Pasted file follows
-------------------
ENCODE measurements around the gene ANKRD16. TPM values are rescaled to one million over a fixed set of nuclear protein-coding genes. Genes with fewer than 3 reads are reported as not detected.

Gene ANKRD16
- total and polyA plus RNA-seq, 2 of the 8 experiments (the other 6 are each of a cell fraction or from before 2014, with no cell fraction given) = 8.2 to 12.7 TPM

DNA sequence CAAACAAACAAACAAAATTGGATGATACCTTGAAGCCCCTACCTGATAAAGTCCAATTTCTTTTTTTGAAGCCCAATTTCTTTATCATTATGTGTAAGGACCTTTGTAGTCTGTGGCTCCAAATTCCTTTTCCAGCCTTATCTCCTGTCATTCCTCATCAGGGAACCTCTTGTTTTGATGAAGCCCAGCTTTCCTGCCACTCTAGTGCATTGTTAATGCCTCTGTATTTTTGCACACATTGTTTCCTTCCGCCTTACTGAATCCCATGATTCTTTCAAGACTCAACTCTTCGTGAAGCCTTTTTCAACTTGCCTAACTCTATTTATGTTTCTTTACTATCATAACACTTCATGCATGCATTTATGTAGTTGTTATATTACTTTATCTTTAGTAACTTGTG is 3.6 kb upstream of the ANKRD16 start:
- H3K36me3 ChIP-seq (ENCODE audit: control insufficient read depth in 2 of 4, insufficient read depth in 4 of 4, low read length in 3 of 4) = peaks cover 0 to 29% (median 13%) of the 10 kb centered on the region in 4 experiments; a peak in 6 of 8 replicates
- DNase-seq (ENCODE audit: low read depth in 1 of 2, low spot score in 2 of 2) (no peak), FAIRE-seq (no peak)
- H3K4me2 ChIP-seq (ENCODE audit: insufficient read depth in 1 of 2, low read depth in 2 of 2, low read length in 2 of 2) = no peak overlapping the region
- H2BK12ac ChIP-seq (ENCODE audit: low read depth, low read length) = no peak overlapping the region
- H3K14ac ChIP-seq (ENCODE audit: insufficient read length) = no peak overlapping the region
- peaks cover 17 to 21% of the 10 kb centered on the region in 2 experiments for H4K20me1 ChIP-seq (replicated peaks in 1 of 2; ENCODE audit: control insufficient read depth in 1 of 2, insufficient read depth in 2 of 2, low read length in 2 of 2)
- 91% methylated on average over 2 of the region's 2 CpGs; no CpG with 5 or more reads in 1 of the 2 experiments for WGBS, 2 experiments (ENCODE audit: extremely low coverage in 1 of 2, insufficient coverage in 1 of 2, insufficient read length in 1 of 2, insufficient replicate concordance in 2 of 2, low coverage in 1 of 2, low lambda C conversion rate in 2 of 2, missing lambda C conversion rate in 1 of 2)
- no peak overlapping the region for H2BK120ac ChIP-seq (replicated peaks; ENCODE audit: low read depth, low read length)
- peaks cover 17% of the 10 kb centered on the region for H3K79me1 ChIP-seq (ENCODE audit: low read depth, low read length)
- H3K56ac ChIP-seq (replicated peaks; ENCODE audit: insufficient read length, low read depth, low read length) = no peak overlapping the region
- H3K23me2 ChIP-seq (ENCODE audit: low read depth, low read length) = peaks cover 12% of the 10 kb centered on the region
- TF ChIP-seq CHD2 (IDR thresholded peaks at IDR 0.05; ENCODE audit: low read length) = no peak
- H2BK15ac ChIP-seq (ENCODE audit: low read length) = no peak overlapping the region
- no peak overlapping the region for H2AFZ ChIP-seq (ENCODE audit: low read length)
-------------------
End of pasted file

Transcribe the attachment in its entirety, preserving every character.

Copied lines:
ENCODE measurements around the gene ANKRD16. TPM values are rescaled to one million over a fixed set of nuclear protein-coding genes. Genes with fewer than 3 reads are reported as not detected.

Gene ANKRD16
- total and polyA plus RNA-seq, 2 of the 8 experiments (the other 6 are each of a cell fraction or from before 2014, with no cell fraction given) = 8.2 to 12.7 TPM

DNA sequence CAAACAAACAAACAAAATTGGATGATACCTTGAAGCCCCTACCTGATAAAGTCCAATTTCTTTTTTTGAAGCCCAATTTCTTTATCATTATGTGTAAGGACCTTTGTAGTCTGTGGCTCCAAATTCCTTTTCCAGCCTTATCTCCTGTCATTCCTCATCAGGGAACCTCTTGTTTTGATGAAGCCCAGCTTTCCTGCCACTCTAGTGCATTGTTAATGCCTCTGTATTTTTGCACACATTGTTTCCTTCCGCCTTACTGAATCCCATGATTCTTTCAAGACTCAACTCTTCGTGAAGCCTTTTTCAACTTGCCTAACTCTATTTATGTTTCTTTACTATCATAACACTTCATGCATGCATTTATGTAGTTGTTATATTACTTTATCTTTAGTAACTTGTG is 3.6 kb upstream of the ANKRD16 start:
- H3K36me3 ChIP-seq (ENCODE audit: control insufficient read depth in 2 of 4, insufficient read depth in 4 of 4, low read length in 3 of 4) = peaks cover 0 to 29% (median 13%) of the 10 kb centered on the region in 4 experiments; a peak in 6 of 8 replicates
- DNase-seq (ENCODE audit: low read depth in 1 of 2, low spot score in 2 of 2) (no peak), FAIRE-seq (no peak)
- H3K4me2 ChIP-seq (ENCODE audit: insufficient read depth in 1 of 2, low read depth in 2 of 2, low read length in 2 of 2) = no peak overlapping the region
- H2BK12ac ChIP-seq (ENCODE audit: low read depth, low read length) = no peak overlapping the region
- H3K14ac ChIP-seq (ENCODE audit: insufficient read length) = no peak overlapping the region
- peaks cover 17 to 21% of the 10 kb centered on the region in 2 experiments for H4K20me1 ChIP-seq (replicated peaks in 1 of 2; ENCODE audit: control insufficient read depth in 1 of 2, insufficient read depth in 2 of 2, low read length in 2 of 2)
- 91% methylated on average over 2 of the region's 2 CpGs; no CpG with 5 or more reads in 1 of the 2 experiments for WGBS, 2 experiments (ENCODE audit: extremely low coverage in 1 of 2, insufficient coverage in 1 of 2, insufficient read length in 1 of 2, insufficient replicate concordance in 2 of 2, low coverage in 1 of 2, low lambda C conversion rate in 2 of 2, missing lambda C conversion rate in 1 of 2)
- no peak overlapping the region for H2BK120ac ChIP-seq (replicated peaks; ENCODE audit: low read depth, low read length)
- peaks cover 17% of the 10 kb centered on the region for H3K79me1 ChIP-seq (ENCODE audit: low read depth, low read length)
- H3K56ac ChIP-seq (replicated peaks; ENCODE audit: insufficient read length, low read depth, low read length) = no peak overlapping the region
- H3K23me2 ChIP-seq (ENCODE audit: low read depth, low read length) = peaks cover 12% of the 10 kb centered on the region
- TF ChIP-seq CHD2 (IDR thresholded peaks at IDR 0.05; ENCODE audit: low read length) = no peak
- H2BK15ac ChIP-seq (ENCODE audit: low read length) = no peak overlapping the region
- no peak overlapping the region for H2AFZ ChIP-seq (ENCODE audit: low read length)